Sabtu, 26 Oktober 2013

My Twitter Experience.

It has been a while since I last wrote a blog post here, mainly because although I have so much to say I'm never quite sure where to begin However, I have an awful lot to say about Twitter and my experiences with it and in light of Monty Don's piece in Gardeners World magazine I thought now would be as good a time to say it as ever.
Primarily, as it appears to me, Monty is not comfortable with social media per se. He says that the sound of silence is the best sound of all, which may be true for him, but certainly is not for many, including often me. He also says that he thinks the reason there are few Twitter gardeners are that most gardeners fall into the over 50 age bracket and so are not comfortable with computers, a point that has very beautifully been written about by Sue Beasley at But mainly the piece is not one which might make you join Twitter and certainly doesn't tell of the amazing gardening community that is there.
So let me tell you about my Twitter experience. When I first joined Twitter I was working at an awe inspiring nursery as a grower and manager and although I loved my job, was being bullied within the workplace and suffering as a result of that. I joined Twitter on a whim, and then realised that there were lots of gardeners there, both well known and not, who were sharing information and photos and generally being as gardeners usually are- nice! One of the first conversations I had was with James Alexander Sinclair, which nearly made me fall off my chair with astonishment. And so I got drawn in, spoke to people, the same people very regularly as well as others not so often. I was lucky in that I worked at a nursery which always had a stand at Chelsea and so every year people would come along and visit me at the stand and we would disappear off for coffee, chats and general friendliness. I met people that I had spoken to on Twitter because whether in life or behind a computer screen you vere towards your type of person, your type of friends. I can honestly say I have never met anyone from Twitter with whom I didn't instantly connect, and they have been gardeners and non-gardeners.
So that is all positive but it goes further. Twitter is an excellent marketing tool and that works in two ways. People use it to sell their business or themselves, but they can also find people who can enhance their businesses. If it wasn't for Twitter and the wonderful @TheFlowerFarmer, aka Georgie Newbery, I would never have given my first workshops and if it wasn't for the amazing @EmmmaB I would never have had the confidence to go out there and become the self employed person I am today. In fact I am just now beginning a new venture with a fellow Tweeter which would never have happened if we hadn't met through Twitter and then met-follow @SomersetFlowers for more!!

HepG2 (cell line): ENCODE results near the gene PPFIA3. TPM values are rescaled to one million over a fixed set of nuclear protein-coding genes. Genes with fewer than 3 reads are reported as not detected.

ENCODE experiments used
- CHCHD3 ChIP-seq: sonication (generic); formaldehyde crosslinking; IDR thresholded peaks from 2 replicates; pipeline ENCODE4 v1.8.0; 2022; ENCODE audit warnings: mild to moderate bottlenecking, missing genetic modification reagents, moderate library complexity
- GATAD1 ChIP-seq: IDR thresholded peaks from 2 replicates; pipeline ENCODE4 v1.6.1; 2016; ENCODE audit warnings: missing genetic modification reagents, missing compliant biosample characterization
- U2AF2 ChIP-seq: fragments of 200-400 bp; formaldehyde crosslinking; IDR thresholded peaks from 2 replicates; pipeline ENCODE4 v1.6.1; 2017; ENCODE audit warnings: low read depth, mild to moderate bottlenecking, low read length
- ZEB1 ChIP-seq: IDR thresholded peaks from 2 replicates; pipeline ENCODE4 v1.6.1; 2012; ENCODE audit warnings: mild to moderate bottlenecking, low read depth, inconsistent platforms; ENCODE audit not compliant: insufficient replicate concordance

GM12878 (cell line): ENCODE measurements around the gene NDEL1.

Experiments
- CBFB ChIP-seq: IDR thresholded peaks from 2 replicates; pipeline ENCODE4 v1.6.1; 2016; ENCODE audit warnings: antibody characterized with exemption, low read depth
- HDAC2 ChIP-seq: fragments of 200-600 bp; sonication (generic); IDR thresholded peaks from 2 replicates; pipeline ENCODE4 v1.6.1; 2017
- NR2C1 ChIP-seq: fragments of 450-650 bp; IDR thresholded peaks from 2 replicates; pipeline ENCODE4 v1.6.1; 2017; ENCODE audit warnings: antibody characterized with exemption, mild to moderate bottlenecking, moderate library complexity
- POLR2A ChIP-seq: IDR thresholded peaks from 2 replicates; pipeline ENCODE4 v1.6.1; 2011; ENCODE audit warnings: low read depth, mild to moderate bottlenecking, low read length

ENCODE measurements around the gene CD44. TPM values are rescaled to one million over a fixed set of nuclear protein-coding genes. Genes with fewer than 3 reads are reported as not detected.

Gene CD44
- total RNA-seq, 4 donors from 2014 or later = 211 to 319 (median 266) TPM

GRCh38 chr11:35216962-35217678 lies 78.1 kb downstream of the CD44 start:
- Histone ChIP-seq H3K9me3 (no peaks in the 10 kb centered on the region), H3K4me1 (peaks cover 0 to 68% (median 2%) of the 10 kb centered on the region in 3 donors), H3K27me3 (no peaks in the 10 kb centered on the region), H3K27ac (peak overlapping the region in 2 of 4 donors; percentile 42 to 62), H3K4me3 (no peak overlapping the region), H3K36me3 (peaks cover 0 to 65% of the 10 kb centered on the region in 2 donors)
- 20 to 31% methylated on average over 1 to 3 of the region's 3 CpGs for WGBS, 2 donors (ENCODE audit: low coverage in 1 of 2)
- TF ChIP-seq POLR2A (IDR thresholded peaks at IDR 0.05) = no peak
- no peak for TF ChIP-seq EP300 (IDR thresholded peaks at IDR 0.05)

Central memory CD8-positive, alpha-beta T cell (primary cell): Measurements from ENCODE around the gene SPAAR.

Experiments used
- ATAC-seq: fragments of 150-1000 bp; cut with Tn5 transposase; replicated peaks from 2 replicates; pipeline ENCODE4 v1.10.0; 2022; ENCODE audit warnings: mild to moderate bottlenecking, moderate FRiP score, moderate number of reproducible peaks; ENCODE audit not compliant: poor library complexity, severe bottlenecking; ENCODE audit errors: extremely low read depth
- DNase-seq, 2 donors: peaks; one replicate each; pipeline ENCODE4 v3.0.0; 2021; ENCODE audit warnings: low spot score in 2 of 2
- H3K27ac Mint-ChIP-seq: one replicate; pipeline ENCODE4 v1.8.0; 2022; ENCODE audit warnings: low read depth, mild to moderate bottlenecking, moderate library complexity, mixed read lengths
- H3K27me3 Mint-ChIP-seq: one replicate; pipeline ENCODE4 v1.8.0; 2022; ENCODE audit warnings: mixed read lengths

If I hadn't met a wealth of people on Twitter who respect me for my knowledge and experience as I do them for theirs, I can honestly say my life would be very different today, and I know in a negative way. Twitter has given me confidence, picked me up when I've been down, joined in when there have been things to celebrate, held my hand in times of stress and offered support in times of need. I have met, broken bread with, in real life, probably more than 100 of the people I regularly tweet with, and have formed what will be lasting friendships. I would never have met these amazing folk without Twitter.
But Twitter has taught me things too. It has taught me the importance of being nice, of offering help and support to others who are in need and never being afraid to be there for others as they are for you. It has also taught me that my knowledge, understanding and experience of gardening and the horticultural world is there to be shared, which I love to do. And it has given me the confidence to shout out if I have issues with things which brings me on to #shoutyhalfhour.
The last paragraph of Monty's article alludes to people being rude to him via Twitter. #Shoutyhalfhour is most certainly not anything personal towards him, but is a light hearted, mainly, and occassionally irritated, look at Gardeners World through the eyes of people for whom, as a programme, it simply does not work. We won't go into the whys and wherefores here, but that hashtag alone shows there is an enormous gardening community on Twitter, many of whom join in and some of whom don't. But it is proof that they exist. And following a short episode when Monty followed me, I am aware that he is aware of it. The cynic in me says his article actually is saying that "nothing to see here, move along", which would be sad as the more knowledge that we can find on social media sites the better as far as I can see.
So my advice to people is this. Join Twitter, join in with conversations, be genuine and it will enhance your life at the very least and if you are as lucky as I have been, and allow it to, it will change your life forever.

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